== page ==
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Dehlia Umunna

  • Formerly incarcerated people have become major voices for reforming a broken criminal justice system

    April 4, 2022

    This week on Under the Radar with Callie Crossley: The United States has the highest incarceration rate in the world. Two million people are in the nation’s prisons and jails. According to The Sentencing Project, a research and advocacy center, that’s a 500% increase over the last 40 years at an annual cost of $80 billion. That reality has helped drive a movement for criminal justice reform which is now front and center in the national conversation. The cause has drawn together a motley group of advocates, from grassroots organizers to celebrities like Kim Kardashian and the conservative Koch brothers, where they are part of a roiling debate about systemic racism, reformative justice, no-knock warrants and sentencing policies. More recently, the formerly incarcerated have become major voices in the reform movement. How can their leadership help shape the effort to fix the broken system? Guests: John Valverde is the president and CEO of the global nonprofit YouthBuild USA. Dehlia Umunna is a clinical professor of law at Harvard Law School and the Faculty Deputy Director of the law school’s Criminal Justice Institute.

  • Nora McDonnell

    Nora McDonnell ’21 receives the inaugural Kristin P. Muniz Memorial Award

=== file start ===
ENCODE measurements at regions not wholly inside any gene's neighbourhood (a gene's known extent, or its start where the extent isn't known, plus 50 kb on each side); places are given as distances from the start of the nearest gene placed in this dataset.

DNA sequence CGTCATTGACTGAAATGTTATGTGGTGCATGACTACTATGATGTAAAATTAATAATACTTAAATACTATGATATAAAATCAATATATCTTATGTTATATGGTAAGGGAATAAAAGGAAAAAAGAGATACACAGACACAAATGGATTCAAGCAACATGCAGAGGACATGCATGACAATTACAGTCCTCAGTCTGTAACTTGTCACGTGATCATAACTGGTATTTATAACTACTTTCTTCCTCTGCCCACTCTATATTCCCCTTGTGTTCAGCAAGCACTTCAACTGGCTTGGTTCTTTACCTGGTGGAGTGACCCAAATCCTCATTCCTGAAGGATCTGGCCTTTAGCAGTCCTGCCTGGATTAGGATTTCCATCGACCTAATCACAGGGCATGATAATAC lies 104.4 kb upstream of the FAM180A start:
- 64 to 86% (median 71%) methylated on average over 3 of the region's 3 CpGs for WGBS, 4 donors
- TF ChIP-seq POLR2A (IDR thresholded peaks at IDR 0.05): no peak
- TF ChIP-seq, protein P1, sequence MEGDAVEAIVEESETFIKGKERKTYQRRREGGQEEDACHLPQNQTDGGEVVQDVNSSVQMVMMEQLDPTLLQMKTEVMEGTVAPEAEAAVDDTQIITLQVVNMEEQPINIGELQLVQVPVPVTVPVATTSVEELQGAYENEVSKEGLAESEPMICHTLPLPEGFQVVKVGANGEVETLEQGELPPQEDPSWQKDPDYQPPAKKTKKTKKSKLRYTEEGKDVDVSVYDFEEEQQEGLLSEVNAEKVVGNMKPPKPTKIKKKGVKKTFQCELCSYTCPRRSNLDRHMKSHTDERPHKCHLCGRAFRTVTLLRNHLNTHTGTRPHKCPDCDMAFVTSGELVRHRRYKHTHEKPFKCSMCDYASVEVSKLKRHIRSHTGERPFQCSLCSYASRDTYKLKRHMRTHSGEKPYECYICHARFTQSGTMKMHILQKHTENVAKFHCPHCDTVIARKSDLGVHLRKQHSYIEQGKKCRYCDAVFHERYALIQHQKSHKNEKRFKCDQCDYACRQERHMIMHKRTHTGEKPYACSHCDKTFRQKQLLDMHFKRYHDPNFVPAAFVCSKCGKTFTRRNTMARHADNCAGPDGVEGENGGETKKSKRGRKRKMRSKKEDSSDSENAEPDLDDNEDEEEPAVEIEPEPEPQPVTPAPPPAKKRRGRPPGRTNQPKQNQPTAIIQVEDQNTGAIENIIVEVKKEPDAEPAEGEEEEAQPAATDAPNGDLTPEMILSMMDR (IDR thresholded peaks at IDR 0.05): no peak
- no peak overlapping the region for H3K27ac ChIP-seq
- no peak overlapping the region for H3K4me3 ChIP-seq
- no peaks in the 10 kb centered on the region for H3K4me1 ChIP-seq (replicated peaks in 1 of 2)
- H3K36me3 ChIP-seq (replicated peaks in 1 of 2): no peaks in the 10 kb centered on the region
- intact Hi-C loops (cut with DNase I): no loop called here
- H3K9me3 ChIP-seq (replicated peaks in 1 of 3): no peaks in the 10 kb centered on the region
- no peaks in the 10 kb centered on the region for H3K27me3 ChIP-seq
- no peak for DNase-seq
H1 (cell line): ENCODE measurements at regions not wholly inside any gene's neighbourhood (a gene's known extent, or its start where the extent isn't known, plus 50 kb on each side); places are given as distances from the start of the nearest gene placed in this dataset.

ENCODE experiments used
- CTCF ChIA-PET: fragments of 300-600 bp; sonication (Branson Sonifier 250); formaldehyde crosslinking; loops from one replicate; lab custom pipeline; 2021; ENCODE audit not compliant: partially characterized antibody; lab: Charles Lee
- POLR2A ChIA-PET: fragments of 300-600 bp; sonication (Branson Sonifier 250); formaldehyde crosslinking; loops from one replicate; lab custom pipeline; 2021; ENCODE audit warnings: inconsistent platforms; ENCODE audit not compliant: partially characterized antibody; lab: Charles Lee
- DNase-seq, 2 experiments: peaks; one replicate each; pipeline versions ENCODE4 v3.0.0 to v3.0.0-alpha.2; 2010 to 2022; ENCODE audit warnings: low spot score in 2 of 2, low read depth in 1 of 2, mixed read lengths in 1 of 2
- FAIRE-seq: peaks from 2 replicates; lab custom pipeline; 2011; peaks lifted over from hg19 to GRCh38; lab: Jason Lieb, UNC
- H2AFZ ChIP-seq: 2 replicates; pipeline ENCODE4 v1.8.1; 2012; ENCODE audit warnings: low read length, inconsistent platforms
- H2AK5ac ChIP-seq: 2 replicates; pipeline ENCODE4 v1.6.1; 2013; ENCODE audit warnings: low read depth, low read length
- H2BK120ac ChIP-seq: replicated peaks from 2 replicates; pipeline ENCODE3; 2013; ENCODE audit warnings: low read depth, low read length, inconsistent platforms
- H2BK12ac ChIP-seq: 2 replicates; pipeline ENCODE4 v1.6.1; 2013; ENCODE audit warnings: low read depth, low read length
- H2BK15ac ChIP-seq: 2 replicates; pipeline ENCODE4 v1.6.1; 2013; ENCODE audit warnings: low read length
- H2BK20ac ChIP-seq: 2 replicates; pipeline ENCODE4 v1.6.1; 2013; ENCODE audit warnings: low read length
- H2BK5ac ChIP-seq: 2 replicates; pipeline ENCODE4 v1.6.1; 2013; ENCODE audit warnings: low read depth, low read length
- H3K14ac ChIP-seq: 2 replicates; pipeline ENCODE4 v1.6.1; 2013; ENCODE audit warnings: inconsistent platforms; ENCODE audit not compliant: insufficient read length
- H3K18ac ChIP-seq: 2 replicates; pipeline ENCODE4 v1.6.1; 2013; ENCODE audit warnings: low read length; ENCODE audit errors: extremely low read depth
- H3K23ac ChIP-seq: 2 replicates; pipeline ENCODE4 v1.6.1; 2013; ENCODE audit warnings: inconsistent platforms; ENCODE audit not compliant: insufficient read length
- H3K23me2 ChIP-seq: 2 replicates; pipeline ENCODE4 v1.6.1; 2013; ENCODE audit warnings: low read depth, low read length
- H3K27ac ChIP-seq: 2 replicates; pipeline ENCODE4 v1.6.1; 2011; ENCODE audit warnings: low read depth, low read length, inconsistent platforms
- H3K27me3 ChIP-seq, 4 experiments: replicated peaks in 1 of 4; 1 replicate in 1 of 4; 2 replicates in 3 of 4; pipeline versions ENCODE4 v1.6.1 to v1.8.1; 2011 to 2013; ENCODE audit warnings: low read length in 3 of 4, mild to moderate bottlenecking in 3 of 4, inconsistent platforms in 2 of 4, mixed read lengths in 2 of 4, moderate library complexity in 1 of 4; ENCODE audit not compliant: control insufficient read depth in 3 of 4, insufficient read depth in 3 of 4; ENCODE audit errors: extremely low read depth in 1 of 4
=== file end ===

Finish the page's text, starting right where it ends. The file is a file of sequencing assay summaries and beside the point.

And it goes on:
May 26, 2021

    Nora McDonnell ’21 is the inaugural winner of the Kristin P. Muniz Memorial Award.

  • 4-up Zoom screen image with one women talking, two women and one many listening

    Harvard Law professors discuss the Derek Chauvin trial, its implications, and potential paths forward

    April 22, 2021

    A panel of Harvard Law professors discussed the guilty verdict in the Derek Chauvin trial, which proved an occasion for cautious optimism, a bit of anxiety, and questions about what comes next.

  • Martha Minow and Emily Broad Leib

    COVID and the law: What have we learned?

    March 17, 2021

    The effect of COVID-19 on the law has been transformative and wide-ranging, but as a Harvard Law School panel pointed out on the one-year anniversary of campus shutdown, the changes haven’t all been for the worse.

  • Molly Brady wearing a bright red jacket sits in front of a computer and teaches her class in Zoom

    2020 in pictures

    January 5, 2021

    A look back at the year at HLS.

  • A straw hat with sunglasses on top of a pile of books on the sand, illustration of clouds, birds, and water in the background.

    Harvard Law faculty summer book recommendations

    July 30, 2020

    Looking for something to add to your summer book list? HLS faculty share what they’re reading.

  • A Killing in Broad Daylight

    July 23, 2020

    In the wake of the killing of George Floyd, legal scholars see a moment of reckoning.